After the states managed to raise taxes and restrict advertising by suing Philip Morris and other cigarette makers, critics observed that such litigation is legislation in disguise. As such, they said, it undermines the separation of powers, short-circuits public debate, mocks the democratic process, and evades constitutional limits.
The Clinton administration has a carefully considered response to those objections: So what? In December, White House officials revealed plans for a lawsuit that would blame gun manufacturers for shootings in public housing projects. Officials did not pretend they were interested in justice.
Domestic policy adviser Bruce Reed explained that the suit was aimed not at winning compensation but at extracting concessions from the gun industry, including advertising limits, mandatory safety locks, and new restrictions on sales. "If the Republican-controlled Congress wants to block sensible gun control," White House spokesman Joe Lockhart told The Washington Times, "we're going to find a way to [enact] it."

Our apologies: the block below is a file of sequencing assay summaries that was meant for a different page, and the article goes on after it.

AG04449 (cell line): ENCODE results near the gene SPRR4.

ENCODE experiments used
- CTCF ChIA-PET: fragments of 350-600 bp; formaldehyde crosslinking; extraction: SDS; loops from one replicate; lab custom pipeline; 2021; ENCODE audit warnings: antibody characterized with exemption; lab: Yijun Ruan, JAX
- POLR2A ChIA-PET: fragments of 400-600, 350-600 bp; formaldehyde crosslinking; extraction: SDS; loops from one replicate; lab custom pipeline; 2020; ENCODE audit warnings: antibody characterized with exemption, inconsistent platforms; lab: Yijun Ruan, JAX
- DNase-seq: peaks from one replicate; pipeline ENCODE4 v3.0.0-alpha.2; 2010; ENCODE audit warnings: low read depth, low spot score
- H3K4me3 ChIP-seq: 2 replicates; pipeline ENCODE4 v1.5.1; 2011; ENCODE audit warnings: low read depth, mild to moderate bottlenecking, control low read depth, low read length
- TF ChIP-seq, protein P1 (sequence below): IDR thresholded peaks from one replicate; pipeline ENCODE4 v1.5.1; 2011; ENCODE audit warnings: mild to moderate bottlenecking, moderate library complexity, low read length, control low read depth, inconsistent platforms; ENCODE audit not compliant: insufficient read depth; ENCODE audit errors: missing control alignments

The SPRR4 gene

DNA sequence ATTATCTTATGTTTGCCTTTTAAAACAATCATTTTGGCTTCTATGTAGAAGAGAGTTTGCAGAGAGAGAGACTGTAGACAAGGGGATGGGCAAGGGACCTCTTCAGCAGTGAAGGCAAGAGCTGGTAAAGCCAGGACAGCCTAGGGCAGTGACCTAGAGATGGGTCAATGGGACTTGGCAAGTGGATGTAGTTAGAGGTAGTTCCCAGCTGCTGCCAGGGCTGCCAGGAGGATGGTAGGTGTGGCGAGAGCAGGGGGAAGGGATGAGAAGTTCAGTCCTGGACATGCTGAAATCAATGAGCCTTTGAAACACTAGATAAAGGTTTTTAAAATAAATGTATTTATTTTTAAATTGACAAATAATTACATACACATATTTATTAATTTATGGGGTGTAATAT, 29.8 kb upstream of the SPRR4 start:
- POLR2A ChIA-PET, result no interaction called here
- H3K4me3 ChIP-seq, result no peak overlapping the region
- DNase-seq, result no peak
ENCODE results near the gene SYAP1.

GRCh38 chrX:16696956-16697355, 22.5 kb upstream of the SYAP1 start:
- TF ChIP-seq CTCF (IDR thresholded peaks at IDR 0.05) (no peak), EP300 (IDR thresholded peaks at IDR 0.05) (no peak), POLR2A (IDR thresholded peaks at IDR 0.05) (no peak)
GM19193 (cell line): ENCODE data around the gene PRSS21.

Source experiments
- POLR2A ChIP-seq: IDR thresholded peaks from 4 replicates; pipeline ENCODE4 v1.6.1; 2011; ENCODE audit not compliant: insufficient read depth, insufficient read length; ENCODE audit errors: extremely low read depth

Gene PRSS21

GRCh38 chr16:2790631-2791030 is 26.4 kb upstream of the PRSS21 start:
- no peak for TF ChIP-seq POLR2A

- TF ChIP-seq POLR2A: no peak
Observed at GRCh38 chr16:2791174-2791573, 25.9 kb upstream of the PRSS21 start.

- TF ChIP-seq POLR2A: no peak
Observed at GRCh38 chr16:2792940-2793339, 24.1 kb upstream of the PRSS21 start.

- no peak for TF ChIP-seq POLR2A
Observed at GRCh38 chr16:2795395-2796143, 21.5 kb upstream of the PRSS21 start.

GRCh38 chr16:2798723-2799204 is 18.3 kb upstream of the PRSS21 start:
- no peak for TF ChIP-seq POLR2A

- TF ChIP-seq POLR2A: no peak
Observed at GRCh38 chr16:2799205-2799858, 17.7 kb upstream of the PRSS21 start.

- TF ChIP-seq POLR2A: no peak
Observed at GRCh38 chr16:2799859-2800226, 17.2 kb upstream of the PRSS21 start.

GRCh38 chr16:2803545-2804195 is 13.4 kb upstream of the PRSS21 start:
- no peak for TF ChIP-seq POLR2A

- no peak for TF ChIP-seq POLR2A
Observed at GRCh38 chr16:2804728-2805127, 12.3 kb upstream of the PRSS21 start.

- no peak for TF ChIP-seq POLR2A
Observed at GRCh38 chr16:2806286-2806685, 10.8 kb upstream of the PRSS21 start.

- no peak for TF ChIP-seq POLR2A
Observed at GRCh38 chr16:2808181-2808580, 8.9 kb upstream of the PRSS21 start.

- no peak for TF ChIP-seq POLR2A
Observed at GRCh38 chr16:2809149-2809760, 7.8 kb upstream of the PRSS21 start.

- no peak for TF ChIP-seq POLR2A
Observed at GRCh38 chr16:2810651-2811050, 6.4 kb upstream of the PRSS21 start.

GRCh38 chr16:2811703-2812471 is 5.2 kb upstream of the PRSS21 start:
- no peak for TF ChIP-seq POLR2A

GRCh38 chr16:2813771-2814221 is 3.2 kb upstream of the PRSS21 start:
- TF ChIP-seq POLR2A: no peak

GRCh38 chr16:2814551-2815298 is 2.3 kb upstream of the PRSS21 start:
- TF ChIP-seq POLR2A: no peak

Maybe not. The announcement of the federal suit came just as judges were dismissing similar cases brought by local governments.
Last October, an Ohio judge ruled that Cincinnati, one of about 30 cities and counties pursuing gun lawsuits, had failed to state a cause of action. He rebuked the city for asking the court to "substitute its judgment for that of the legislature."
The day after news of the federal suit broke, a Connecticut judge rejected Bridgeport's claim that gun makers are guilty of creating a "public nuisance" because some of their products are used in crimes and suicides. "The plaintiffs have no statutory or common law basis to recoup their expenditures," he found. The following week, a Florida judge dismissed Miami-Dade County's suit on similar grounds.
Miami Mayor Alex Penelas was undeterred. "Any time you are dealing with cutting-edge legislation," he told the Associated Press, "this is bound to happen." Did he mean "litigation"? You decide.